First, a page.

Status updates, Instagram, “selfies”, Snapchat and in the beginning there was “My Space.” More than ever teens and college students seem to be stroking healthy egos and engaging in lively self promotion that would make PT Barnum seem like a wallflower. Does social media help students frame themselves? That may be an argument akin to my stance that blogging may well be the draft of a scholarly article or the seeds of a book.
Students know well how to “post” information and photos, but can they go a step further and speak well about themselves? I believe that we can draw from the life stories found in biographies to frame our own and to teach students how to think and talk, not about “who” they are but, “how” they are. For years I would ask students in my introductory speech class to introduce themselves. Usually they would say where they went to high school, if they had siblings, any special skills they had and whether they were dreading or looking forward to the course.
But what I really wanted them to talk about were their personality traits and experiences that have shaped who they are and the person they envision themselves becoming. I wanted to know: are they resourceful, hard-working, diligent? What in their lives offers evidence of this? Reading about the lives of others may give students a broader framework to use when constructing their own stories. By reading, for example, that Sandra Day O’Connor, our first woman Supreme Court justice grew up on a ranch and learned to do whatever it took to get a job done, they may be able to draw parallels to their own lives. O’Connor writes that her early ranch life may have fostered her decision later in her life to start her own law firm when no established firm would hire her. Her entrepreneurial spirit was nurtured growing up on the ranch. It was after sharing O’Connor’s biography with students that one student offered: “I learned that getting up early means getting the job done. Growing up on a farm, we had 90% of our work done by noon. As a college student, I still live by that and I think it is why I’ve earned Dean’s List every semester so far.”
Drawing on experience as a published biographer of young adult biographies and work as a teacher-educator, Jacqueline Edmonson in her article, “Constructing and Engaging Biography: Considerations for High School English Teachers,” raises important critical questions and shares ideas for encouraging students to read and write in the biography genre. As a speech communication professor, I am interested in having students read, write and also speak about themselves using biographies as a basis of idea formation. In the introductory speech course at Penn State in recent years students were asked to make a “this is who I am speech,” record it and post it to YouTube. They were encouraged to make it as professional as possible, drawing from their lives as young children and experiences that formed their personalities. Reading biographies gives students a broader spectrum of ideas and helps them to connect the dots of how their early life experiences may have shaped their personalities, passions and life choices.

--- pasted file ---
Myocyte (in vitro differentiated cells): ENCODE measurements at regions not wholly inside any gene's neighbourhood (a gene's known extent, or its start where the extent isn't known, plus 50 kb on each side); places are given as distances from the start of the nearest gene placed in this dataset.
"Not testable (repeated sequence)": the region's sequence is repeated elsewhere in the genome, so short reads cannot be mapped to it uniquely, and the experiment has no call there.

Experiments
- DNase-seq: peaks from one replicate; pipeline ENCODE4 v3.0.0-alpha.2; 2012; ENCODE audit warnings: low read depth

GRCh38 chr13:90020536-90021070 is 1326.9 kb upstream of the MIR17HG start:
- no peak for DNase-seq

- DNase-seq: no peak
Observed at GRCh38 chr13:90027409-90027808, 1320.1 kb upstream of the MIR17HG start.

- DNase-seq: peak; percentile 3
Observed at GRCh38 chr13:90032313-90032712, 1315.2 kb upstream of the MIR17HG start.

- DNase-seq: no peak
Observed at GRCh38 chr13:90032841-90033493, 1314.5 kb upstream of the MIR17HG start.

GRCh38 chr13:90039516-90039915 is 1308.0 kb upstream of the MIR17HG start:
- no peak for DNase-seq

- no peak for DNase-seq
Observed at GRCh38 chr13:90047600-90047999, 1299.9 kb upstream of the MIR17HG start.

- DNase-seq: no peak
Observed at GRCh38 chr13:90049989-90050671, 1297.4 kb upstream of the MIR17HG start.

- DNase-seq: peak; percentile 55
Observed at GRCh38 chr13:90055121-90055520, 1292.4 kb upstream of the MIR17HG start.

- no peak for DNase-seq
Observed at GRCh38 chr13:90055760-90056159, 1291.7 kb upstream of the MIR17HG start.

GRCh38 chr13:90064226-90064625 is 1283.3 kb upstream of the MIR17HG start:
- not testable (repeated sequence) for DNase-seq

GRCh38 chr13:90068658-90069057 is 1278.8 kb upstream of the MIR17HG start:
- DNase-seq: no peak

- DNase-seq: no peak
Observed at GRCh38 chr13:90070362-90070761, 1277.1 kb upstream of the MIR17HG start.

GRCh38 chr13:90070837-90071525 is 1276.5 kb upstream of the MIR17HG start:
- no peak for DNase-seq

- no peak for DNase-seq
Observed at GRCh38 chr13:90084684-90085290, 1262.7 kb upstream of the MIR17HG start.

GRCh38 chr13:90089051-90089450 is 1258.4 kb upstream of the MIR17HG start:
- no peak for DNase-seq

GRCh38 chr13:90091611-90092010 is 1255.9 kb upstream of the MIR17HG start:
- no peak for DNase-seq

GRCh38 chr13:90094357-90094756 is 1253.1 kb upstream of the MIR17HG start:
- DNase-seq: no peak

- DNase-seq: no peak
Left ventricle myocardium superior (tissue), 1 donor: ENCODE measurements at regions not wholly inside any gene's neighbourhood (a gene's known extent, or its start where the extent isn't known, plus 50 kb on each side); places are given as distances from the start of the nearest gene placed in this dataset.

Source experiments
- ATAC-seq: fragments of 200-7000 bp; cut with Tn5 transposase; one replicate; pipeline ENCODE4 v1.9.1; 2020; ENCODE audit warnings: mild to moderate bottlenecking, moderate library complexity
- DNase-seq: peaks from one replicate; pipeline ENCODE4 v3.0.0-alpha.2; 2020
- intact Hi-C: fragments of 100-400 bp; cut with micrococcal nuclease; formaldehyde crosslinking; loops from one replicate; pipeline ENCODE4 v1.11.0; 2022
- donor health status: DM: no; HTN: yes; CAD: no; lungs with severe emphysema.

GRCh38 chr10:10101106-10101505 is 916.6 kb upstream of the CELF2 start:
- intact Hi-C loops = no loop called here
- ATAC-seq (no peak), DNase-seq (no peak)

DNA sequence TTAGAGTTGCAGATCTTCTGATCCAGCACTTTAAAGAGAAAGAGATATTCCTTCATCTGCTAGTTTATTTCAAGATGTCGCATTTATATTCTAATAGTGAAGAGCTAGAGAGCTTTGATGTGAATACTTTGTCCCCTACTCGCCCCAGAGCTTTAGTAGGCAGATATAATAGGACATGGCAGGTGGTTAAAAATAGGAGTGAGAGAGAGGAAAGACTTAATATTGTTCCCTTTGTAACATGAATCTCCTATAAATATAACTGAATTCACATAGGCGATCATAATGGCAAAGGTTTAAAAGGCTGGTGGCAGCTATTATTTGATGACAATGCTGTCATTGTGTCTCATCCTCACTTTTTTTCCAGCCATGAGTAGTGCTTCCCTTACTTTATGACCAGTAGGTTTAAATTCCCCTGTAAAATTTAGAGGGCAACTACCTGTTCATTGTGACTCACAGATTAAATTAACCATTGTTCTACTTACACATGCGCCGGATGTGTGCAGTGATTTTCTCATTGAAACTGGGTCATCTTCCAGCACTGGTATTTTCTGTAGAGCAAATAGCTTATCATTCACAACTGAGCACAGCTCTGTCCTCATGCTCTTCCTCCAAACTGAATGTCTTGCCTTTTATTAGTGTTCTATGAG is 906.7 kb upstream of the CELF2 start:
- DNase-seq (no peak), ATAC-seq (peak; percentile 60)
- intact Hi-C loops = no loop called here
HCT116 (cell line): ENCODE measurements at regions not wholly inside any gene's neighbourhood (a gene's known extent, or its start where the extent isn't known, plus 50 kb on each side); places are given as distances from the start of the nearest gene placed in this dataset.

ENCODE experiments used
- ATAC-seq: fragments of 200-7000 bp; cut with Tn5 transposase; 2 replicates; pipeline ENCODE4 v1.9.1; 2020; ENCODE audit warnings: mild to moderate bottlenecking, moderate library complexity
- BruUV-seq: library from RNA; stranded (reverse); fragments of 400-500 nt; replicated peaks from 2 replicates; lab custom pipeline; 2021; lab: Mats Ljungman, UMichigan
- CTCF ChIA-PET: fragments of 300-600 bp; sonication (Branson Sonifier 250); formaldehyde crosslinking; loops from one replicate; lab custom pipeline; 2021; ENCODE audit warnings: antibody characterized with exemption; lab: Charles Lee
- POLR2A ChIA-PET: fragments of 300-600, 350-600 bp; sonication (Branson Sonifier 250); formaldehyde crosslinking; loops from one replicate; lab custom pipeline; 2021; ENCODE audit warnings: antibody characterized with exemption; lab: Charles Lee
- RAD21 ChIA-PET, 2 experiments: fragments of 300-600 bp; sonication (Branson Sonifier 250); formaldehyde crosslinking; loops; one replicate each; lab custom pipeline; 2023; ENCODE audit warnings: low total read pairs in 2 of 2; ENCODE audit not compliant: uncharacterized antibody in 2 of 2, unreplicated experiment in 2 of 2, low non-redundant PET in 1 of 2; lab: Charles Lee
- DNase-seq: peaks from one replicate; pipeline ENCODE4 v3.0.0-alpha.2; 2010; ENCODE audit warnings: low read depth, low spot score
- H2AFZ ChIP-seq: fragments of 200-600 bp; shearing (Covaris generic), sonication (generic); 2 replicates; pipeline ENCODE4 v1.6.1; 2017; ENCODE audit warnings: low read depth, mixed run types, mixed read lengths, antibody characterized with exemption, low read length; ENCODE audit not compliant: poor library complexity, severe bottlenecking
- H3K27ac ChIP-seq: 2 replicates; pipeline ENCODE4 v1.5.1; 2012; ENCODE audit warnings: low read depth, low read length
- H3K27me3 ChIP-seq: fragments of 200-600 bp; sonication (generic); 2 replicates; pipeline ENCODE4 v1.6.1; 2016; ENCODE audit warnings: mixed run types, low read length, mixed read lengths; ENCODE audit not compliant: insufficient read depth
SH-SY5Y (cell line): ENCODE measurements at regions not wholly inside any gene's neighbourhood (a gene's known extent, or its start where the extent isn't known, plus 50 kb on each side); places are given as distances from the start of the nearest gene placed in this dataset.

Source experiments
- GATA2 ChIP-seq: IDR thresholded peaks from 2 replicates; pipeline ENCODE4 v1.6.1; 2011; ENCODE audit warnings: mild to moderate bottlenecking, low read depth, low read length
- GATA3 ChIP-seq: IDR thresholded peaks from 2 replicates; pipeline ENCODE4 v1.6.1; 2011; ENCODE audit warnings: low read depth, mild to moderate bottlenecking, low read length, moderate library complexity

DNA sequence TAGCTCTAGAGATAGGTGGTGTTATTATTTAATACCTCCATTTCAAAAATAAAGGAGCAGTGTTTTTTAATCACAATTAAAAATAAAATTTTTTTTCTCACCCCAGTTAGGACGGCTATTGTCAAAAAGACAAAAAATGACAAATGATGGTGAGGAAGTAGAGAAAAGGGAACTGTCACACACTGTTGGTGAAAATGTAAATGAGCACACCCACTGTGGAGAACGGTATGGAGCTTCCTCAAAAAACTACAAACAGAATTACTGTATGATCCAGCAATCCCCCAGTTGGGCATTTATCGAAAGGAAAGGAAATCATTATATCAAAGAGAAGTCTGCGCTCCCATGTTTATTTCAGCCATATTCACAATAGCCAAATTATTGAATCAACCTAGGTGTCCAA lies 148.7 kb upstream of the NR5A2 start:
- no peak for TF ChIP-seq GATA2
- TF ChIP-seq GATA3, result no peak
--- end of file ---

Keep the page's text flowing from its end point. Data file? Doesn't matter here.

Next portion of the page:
Parents are often encouraged to bring their children to meet new people as an important part of socialization and the development of self-awareness and communication skills. No doubt travel and social opportunities enhance young people’s ease in groups and creates confidence for them in social situations. By reading biographies, young people can also begin to construct interesting ways to convey their passions and identity when in social situations and as they transition from school into professional careers.
As Edmonson points out: “Lives are crafted from perspectives that serve various groups in certain times and places. Texts are constructed according to choices that authors and publishers make, and these have multiple justifications that result in sometimes competing accounts of a person’s life.”[i] Indeed, students must gain a sense of audience when they present who they are in a “this is who I am” speech. By drawing on the lives of others students can begin to speak more interestingly and with ease of themselves and how they make a contribution to the world. In this way biographies may serve as a vital tool for self discovery.
[i]Edmondson, J. (2012). Constructing and engaging biography: Considerations for high school English teachers. English Journal, 101(5), 44-50. Retrieved from http://search.proquest.com/docview/1015602705?accountid=13158